Leadership Trustworthiness And Ethical Stewardship Management Essay
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Published: Mon, 5 Dec 2016
This paper seeks to address the challenges that company leaders may face in order to achieve the commitment and trust of their fellow co-workers. This paper will also discuss the relations that may exist between “leadership behavior, perceptions about a leader’s trustworthiness, and the ethical duties” (Caldwell, Hayes & Long, 2010, p. 497). Additionally , this paper will also attempt to discuss elements surrounding ethical stewardship and the perceptions comprising those of interpersonal trustworthiness.
Trustworthiness and Ethical Stewardship
The problem to be investigated is to potentially address the relationship between “leadership behavior, the perceptions about a leader’s trustworthiness, and the ethical duties” (Caldwell, Hayes & Long, 2012, p.497) that can be associated with interdependent styles of leadership. As mentioned in this particular article, the authors believe that there is a strong association between the concepts of leadership, trustworthiness and ethical stewardship. If such an association is to remain truthful, then it is essential to stabilize such relationships between these three elements in order to maintain the relationship between the organization itself and its stakeholders. An ethical stewardship must exist in some form in the organization and should be provided by the leaders of such organizations in order for other individuals to trust their behaviors. Incorporating such actions would lead to an increase in the non-leader’s commitment to the strategic goals of the organization and to the overall success and sustainability of the organization. In reading the article, good trusted leaders are needed to develop and enforce the ethical behaviors into the organization’s culture , not just by applying certain principles to the ethical side of the organization but also by following these ethical principles through their own actions and behaviors. Similar to past experiences and articles, it has sometimes been noted that , the worst leaders are those that end up as being described as being untruthful in keeping with their word, or do not seem to care about those working with them. Subsequently this form of leadership would not lead to the overall growth of the organization but rather lead to the creation of an organizational environment that would foster disloyal employees and leaders who would be constantly scrutinized.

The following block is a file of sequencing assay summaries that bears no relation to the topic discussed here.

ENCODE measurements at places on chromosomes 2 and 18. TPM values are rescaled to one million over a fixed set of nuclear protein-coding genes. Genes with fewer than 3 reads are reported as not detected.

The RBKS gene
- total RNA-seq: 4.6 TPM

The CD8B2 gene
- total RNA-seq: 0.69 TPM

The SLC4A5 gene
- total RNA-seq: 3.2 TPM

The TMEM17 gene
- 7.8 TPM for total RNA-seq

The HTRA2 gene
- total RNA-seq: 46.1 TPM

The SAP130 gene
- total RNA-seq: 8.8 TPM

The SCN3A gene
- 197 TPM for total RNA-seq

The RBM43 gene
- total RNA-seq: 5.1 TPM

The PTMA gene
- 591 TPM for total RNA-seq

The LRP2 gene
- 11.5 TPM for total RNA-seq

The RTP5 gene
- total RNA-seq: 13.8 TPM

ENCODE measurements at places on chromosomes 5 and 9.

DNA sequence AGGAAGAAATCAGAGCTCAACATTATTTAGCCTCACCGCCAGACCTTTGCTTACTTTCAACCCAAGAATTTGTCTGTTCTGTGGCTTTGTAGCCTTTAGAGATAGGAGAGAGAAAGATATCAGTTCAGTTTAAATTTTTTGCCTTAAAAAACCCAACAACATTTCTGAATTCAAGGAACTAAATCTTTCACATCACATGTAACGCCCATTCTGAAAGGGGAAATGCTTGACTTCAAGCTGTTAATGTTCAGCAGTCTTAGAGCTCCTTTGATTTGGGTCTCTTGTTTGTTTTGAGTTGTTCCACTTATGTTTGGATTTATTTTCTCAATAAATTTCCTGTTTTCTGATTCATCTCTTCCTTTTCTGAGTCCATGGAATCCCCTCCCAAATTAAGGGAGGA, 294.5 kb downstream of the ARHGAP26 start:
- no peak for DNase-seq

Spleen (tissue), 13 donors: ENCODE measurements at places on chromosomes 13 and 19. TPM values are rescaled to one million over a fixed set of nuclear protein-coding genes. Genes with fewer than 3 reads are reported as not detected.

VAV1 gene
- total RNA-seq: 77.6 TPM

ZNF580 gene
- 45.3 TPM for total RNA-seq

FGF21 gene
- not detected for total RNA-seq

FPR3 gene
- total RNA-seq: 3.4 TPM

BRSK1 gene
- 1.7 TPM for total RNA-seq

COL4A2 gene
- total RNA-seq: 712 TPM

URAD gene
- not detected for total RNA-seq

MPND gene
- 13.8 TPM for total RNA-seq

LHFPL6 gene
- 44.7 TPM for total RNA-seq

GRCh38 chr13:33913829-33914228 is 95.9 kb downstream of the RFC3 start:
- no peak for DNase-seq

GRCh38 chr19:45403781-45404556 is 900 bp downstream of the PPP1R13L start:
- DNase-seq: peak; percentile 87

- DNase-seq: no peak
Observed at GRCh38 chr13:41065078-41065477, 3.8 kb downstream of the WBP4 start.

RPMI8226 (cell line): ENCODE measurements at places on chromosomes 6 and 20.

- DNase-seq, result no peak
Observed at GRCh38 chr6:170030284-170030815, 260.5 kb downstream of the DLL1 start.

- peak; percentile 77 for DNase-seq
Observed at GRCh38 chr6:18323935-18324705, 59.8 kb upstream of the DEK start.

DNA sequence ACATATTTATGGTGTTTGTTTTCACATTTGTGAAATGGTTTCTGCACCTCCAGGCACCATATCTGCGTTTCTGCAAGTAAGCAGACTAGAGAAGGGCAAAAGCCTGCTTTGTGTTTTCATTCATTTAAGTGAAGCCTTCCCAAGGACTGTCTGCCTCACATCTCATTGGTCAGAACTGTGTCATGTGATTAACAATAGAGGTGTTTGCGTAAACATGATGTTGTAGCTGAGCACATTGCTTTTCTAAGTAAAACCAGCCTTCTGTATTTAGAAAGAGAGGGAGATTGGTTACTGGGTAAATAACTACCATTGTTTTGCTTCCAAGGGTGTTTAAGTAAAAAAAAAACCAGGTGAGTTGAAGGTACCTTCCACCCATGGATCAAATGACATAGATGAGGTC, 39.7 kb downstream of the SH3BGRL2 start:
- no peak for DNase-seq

The concepts surrounding ethical stewardship is defined in Caldwell et al. (2008) as implying that great leaders employed ethical stewardship to “maximize long-term wealth creation” through “creating relationships that maximize stakeholder ownership and commitment” (p.501). Davis et al. (1997, p. 24) stated that the theory of stewardship was a higher level of duty of governance that comprised the motivations of the manager which were largely based on pro-organizational behaviors rather than those which could have consisted of self-interest behaviors. In further discussing ethical stewardship, Ryan, Buchholtz & Kolb (2010) conducted numerous reviews of research drawing from theories of stewardship and “its assumptions of executive good will and firm-interest-maximizing motivation” (p. 681). Much of which was reviewed also was in discussing the relationships and how they were applied between CEOs and corporate boards. According to viewpoints obtained from the original ideas of the authors’s, good leaders must be ethical leaders that should establish strong associations with their followers. The applying of positive influences on followers by their leaders often would provide followers a reason to commit themselves and remain motivated to the overall goalss of the organizations. Those leaders that promoted a sense of ethical stewardship were influential because they created a collective work environment rather than a me-first attitude (Block, 1993). However, on some of the reviews conducted by the author’s, they noted that poor leaders were more likely to be unmotivated toward other followers which was found to have a detrimental impact on the organization, especially those that failed work in conjunction with their teams. In research studies conducted by Karnes, Karnes was able to demonstrate that a “lack of leadership disintegrates employer-employee relationship” (2009, p. 189), a viewpoint which was also matched by those of the authors in this article.